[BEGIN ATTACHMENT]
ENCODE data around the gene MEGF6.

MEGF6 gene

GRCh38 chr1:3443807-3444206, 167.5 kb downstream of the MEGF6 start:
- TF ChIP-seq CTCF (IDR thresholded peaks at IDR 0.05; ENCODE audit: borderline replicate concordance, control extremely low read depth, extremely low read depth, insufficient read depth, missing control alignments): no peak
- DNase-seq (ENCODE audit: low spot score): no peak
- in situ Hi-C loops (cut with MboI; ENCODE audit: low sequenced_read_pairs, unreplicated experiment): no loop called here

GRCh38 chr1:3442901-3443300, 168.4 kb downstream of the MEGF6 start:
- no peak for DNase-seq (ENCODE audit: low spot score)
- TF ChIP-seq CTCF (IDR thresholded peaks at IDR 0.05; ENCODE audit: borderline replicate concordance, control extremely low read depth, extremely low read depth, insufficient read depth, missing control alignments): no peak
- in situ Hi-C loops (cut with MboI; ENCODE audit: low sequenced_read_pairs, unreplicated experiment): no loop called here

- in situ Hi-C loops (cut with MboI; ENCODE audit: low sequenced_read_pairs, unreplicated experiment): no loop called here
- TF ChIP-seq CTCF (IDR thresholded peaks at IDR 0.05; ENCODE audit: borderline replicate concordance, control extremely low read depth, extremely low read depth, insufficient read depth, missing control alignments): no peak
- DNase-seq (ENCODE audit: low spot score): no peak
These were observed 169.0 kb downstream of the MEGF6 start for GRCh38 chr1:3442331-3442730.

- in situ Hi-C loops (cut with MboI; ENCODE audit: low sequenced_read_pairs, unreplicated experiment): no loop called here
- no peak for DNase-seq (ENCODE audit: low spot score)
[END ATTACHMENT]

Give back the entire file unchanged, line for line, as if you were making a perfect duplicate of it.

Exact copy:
ENCODE data around the gene MEGF6.

MEGF6 gene

GRCh38 chr1:3443807-3444206, 167.5 kb downstream of the MEGF6 start:
- TF ChIP-seq CTCF (IDR thresholded peaks at IDR 0.05; ENCODE audit: borderline replicate concordance, control extremely low read depth, extremely low read depth, insufficient read depth, missing control alignments): no peak
- DNase-seq (ENCODE audit: low spot score): no peak
- in situ Hi-C loops (cut with MboI; ENCODE audit: low sequenced_read_pairs, unreplicated experiment): no loop called here

GRCh38 chr1:3442901-3443300, 168.4 kb downstream of the MEGF6 start:
- no peak for DNase-seq (ENCODE audit: low spot score)
- TF ChIP-seq CTCF (IDR thresholded peaks at IDR 0.05; ENCODE audit: borderline replicate concordance, control extremely low read depth, extremely low read depth, insufficient read depth, missing control alignments): no peak
- in situ Hi-C loops (cut with MboI; ENCODE audit: low sequenced_read_pairs, unreplicated experiment): no loop called here

- in situ Hi-C loops (cut with MboI; ENCODE audit: low sequenced_read_pairs, unreplicated experiment): no loop called here
- TF ChIP-seq CTCF (IDR thresholded peaks at IDR 0.05; ENCODE audit: borderline replicate concordance, control extremely low read depth, extremely low read depth, insufficient read depth, missing control alignments): no peak
- DNase-seq (ENCODE audit: low spot score): no peak
These were observed 169.0 kb downstream of the MEGF6 start for GRCh38 chr1:3442331-3442730.

- in situ Hi-C loops (cut with MboI; ENCODE audit: low sequenced_read_pairs, unreplicated experiment): no loop called here
- no peak for DNase-seq (ENCODE audit: low spot score)